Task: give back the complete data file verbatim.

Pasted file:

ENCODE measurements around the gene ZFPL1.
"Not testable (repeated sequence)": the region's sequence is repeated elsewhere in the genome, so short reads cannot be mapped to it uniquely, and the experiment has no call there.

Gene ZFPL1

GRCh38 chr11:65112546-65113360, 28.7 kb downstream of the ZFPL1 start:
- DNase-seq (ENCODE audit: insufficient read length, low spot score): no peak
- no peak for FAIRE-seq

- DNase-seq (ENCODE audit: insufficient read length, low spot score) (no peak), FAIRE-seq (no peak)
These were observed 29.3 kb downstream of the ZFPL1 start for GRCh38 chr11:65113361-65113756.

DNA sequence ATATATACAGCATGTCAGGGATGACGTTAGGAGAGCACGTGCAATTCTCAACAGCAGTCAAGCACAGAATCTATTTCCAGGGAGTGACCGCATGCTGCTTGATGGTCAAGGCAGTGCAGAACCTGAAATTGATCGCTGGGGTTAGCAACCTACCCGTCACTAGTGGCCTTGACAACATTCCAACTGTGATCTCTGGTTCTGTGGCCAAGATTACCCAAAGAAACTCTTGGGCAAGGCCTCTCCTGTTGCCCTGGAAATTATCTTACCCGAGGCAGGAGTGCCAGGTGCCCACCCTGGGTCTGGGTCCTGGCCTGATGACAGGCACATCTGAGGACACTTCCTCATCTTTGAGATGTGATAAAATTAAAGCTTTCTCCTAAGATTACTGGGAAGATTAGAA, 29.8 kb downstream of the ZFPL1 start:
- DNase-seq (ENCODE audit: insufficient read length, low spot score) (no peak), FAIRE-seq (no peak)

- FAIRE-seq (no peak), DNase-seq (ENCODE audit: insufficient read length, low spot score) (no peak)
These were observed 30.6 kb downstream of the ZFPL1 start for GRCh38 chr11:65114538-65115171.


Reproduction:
ENCODE measurements around the gene ZFPL1.
"Not testable (repeated sequence)": the region's sequence is repeated elsewhere in the genome, so short reads cannot be mapped to it uniquely, and the experiment has no call there.

Gene ZFPL1

GRCh38 chr11:65112546-65113360, 28.7 kb downstream of the ZFPL1 start:
- DNase-seq (ENCODE audit: insufficient read length, low spot score): no peak
- no peak for FAIRE-seq

- DNase-seq (ENCODE audit: insufficient read length, low spot score) (no peak), FAIRE-seq (no peak)
These were observed 29.3 kb downstream of the ZFPL1 start for GRCh38 chr11:65113361-65113756.

DNA sequence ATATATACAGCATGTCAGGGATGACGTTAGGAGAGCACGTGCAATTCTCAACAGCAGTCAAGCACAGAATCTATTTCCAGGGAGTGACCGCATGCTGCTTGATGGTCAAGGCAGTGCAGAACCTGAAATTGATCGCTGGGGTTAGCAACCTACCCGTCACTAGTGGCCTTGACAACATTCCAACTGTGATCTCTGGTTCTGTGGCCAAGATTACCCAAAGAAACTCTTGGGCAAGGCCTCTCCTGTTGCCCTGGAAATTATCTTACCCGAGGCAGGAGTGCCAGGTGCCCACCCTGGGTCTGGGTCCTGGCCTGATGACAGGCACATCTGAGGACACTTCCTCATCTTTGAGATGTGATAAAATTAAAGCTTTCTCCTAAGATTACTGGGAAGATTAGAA, 29.8 kb downstream of the ZFPL1 start:
- DNase-seq (ENCODE audit: insufficient read length, low spot score) (no peak), FAIRE-seq (no peak)

- FAIRE-seq (no peak), DNase-seq (ENCODE audit: insufficient read length, low spot score) (no peak)
These were observed 30.6 kb downstream of the ZFPL1 start for GRCh38 chr11:65114538-65115171.